Can Light Therapy Help You Sleep?
7 min read
Last Modified 17 March 2021 First Added 16 March 2021
Did you know exposing yourself to light can actually help you sleep? It may seem counterintuitive at first, but light can have a huge impact on whether or not you’ll have a well-rested night.
Using light to help sleep is often referred to as light therapy. If you’re struggling to get some shuteye or you’re currently battling insomnia, this therapy can help you regain the sleep you so desperately need.
This guide will break down everything you need to know about light therapy for sleep. Including what it is, how it works, and what you can expect.
Light therapy involves exposure to a light that is slightly different to that of sunlight. The light is usually slightly dimmer and can even be different colours.
Light therapy is normally used to improve sleep and is performed using a lightbox. An individual may be exposed to this light every day at the same time, helping to produce the necessary neurotransmitters and chemicals to aid sleep.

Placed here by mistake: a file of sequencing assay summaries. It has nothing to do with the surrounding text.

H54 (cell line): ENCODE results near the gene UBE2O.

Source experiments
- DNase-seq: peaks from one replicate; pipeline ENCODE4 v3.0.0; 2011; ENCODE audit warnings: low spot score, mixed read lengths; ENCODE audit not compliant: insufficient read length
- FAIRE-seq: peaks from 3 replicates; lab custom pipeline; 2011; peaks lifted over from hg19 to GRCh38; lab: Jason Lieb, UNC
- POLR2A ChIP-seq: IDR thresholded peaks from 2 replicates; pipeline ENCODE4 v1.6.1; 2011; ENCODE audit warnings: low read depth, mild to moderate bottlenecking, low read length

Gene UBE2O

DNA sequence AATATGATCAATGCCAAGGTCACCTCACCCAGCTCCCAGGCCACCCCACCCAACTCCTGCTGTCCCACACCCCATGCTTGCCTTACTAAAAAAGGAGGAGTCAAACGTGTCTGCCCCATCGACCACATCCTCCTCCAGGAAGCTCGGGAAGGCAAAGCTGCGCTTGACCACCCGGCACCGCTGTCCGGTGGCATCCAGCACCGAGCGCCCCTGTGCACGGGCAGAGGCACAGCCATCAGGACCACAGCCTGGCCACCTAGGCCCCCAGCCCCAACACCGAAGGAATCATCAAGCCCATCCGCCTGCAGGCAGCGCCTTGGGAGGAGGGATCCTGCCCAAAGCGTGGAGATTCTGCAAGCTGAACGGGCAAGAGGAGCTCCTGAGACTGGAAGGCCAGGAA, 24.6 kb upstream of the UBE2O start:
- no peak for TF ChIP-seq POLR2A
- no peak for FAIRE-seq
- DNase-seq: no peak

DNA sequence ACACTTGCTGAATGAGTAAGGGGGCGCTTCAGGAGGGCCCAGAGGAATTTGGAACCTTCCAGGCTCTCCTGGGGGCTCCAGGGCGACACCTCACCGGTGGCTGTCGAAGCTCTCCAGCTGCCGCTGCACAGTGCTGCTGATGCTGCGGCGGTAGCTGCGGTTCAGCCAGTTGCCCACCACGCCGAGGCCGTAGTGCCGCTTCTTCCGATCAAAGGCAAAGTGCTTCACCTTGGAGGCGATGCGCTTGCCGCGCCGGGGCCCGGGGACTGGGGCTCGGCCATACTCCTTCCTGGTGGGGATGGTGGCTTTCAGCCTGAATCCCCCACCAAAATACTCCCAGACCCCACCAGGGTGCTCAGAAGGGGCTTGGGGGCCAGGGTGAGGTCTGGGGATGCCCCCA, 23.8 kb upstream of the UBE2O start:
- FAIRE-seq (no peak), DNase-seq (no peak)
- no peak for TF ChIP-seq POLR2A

Light therapy can also be used on many different disorders, such as seasonal affective disorder (SAD), depression, jet lag, and more.
Light works by tapping into and resetting your circadian rhythms. These are the natural sleeping and waking cycles the body goes through and they work in a 24-hour cycle.
When a circadian rhythm is working correctly, you’ll naturally start to fall asleep closer to bedtime and naturally wake up in the morning. If this rhythm is disrupted or skewed, you may find yourself sleeping during the day or staying up too late.